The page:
(Index Page)

  Arctic Service Medal (Coast Guard)
 Armed Forces Service Medal
 Army of Cuban Occuption Medal
 Army of Cuban Pacification Medal
 Army of Occupation Medal (World War II)
 Cuban Pacification Medal (Navy and Marine Corps)
 Korea Defense Service Medal
 Navy Occupation Service Medal (World War II)
 Puerto Rican Occupation Medal

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  Background Information

War is extremely disruptive: the areas of combat operations typically experience servere damage to economic and agricultural resources as well as the collapse of economic and educational institutions. Indeed, the very fabric of society almost always suffers from severe damage and social disruption. This is why is not enough to win the war; the victors must also win the peace. This can require the establishment of a military occupation to provide the full range of social, economic, and infrastructure services until the defeated country can rise from its ashes and re-establish its basic institutions.

Adding to the difficulty of a post-war environment is actual or potential resistance from the defeated. Following the Second World War the United States spent large sums of money to rebuild Europe under the Marshall Plan. At the same time, war crimes were investigated and their authors prosecuted. The defeated armies were demobilized and their soldiers re-integrated into civilian society.
  • Occupation Medals
Military service during these periods is difficult and demanding, and those who serve in these areas are normally recognized by a special medal. These have typically been referred to as "occupation medals" and denote non-combat service in a specific area following combat operations.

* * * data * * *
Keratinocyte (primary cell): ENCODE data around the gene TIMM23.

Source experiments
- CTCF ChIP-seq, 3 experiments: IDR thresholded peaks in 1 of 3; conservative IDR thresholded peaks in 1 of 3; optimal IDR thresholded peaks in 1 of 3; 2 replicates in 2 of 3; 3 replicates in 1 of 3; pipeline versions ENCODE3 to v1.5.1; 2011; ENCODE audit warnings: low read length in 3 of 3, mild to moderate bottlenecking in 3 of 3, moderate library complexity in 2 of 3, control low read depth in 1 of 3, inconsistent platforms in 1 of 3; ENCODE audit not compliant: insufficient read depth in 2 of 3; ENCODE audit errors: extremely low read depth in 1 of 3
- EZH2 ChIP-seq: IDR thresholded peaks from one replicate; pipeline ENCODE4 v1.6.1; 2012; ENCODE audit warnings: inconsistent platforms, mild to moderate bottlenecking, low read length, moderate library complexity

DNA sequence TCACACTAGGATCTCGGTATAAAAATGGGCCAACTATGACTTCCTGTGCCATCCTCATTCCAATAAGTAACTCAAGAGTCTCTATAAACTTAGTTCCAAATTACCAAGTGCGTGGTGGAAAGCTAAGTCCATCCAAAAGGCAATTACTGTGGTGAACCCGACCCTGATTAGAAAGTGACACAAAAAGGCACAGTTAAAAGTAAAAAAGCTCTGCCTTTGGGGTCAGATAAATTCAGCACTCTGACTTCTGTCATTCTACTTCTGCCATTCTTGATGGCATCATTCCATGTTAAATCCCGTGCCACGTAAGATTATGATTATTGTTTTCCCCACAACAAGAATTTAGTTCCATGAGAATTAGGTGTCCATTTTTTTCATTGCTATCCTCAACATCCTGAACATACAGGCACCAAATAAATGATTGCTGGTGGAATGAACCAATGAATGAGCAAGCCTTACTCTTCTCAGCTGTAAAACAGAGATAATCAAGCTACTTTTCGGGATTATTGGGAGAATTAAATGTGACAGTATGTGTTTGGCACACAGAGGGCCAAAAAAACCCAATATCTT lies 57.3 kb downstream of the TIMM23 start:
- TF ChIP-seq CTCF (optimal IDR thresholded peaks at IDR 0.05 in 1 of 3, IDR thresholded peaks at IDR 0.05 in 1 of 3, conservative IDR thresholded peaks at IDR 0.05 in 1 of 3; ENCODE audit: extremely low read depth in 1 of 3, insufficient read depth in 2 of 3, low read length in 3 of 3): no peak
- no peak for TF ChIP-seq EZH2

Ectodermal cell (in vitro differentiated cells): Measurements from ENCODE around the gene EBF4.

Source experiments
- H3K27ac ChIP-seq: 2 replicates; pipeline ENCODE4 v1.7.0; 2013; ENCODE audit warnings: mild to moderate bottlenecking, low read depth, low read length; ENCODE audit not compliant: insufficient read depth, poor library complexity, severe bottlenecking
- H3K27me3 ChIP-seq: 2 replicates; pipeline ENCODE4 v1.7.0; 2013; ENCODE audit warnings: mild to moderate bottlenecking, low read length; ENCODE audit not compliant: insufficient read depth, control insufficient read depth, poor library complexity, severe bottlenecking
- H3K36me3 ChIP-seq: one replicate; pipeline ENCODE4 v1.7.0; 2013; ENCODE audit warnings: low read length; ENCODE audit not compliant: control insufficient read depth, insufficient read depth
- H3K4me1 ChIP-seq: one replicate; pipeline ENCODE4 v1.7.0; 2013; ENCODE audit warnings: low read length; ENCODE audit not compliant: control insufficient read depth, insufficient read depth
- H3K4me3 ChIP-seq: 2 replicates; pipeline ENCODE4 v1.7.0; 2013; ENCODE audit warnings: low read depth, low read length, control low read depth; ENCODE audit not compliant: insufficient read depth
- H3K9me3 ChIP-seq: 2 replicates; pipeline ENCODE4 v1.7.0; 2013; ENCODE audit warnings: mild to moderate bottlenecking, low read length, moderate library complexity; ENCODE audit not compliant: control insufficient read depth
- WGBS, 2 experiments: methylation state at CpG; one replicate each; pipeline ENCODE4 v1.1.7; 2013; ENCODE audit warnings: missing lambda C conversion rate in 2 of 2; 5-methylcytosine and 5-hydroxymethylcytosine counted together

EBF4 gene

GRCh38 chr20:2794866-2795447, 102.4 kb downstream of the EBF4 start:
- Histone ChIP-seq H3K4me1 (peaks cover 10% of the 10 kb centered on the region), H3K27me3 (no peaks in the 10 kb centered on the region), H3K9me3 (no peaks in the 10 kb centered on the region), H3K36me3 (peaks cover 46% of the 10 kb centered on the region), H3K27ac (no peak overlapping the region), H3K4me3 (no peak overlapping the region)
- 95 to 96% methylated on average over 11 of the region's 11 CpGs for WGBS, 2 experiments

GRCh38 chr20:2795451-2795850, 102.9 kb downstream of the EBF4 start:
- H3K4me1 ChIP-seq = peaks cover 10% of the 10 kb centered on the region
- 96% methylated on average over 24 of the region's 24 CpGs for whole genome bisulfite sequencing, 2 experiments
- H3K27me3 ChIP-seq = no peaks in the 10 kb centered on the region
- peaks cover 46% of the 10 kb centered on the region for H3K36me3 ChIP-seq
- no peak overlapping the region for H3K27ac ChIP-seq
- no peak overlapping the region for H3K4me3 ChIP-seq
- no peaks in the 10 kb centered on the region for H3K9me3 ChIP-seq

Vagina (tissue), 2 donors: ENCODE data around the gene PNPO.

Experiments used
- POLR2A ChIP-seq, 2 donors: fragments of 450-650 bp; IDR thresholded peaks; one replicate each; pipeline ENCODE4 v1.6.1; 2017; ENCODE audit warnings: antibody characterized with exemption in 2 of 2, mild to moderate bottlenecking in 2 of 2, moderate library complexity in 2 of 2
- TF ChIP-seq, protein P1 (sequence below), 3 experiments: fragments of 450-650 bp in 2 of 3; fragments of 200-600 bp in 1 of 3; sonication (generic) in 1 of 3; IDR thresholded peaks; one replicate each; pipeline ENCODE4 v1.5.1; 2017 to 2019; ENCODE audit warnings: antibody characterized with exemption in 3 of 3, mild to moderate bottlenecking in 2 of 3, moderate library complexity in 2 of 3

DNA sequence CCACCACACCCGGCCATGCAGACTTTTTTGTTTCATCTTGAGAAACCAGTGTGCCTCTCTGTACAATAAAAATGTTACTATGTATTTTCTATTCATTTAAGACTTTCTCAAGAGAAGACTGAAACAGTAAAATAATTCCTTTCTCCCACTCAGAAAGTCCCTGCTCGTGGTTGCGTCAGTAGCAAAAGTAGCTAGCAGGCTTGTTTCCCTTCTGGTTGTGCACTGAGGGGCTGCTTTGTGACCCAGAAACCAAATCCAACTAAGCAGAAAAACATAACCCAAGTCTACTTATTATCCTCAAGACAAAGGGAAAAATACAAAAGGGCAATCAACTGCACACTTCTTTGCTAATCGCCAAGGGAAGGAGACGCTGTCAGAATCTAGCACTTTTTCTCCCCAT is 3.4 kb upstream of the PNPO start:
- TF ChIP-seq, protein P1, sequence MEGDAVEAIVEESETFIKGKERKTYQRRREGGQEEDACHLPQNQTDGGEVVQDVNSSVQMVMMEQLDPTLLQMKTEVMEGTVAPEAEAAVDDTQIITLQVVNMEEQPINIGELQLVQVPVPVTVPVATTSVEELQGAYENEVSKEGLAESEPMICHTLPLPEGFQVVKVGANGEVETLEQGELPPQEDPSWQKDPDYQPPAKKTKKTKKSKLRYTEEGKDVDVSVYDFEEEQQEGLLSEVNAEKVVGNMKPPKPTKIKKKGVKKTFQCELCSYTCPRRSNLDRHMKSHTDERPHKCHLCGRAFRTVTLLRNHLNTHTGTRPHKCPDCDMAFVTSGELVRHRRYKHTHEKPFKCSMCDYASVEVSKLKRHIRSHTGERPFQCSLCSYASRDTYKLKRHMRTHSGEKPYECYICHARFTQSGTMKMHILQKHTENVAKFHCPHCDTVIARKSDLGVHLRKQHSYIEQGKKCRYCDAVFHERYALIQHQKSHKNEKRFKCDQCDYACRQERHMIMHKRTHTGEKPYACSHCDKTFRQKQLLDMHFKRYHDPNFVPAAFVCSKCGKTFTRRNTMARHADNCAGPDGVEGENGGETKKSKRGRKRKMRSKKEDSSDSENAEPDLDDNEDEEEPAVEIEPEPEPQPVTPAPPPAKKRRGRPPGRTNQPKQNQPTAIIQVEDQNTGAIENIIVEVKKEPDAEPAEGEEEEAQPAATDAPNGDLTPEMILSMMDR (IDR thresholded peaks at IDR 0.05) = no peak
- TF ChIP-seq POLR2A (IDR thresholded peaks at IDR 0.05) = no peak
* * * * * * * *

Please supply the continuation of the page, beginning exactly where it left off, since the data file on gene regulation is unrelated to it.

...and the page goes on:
In the period following the Second World War the United States has been confronted by a much different situation. We did not defeat North Korea (and its allies) militarily; nor did we defeat North Vietnam (and the Viet Cong). We did not defeat the Iraqi government during the First Gulf War (we elected to simply leave after restoring Kuwait, thereby setting the stage for the current war in Iraq). Following the U.S. invasions of Afghanistan and Iraq we did not compel the enemy to surrender; indeed, we pushed too quickly for the establishment of a civilian government and sent far too few troops to Afghanistan and Iraq to establish security and separate religious factions who still compete for control. It is virtually certain that there will not be an occupation medals for the War on Terrorism. This is especially so in light of the fact that the fighting seems to be less involved with national governments than with religious and ethnic zealots.
  • Harsh Climate Service
An entirely different kind of service is acknowledged by medals given for serving in harsh climates. This section only lists one such medal, the Coast Guard's Arctic Service Medal. The other medals for service in the Antarctic are listed under Commemorative medals because they were created by Congress.

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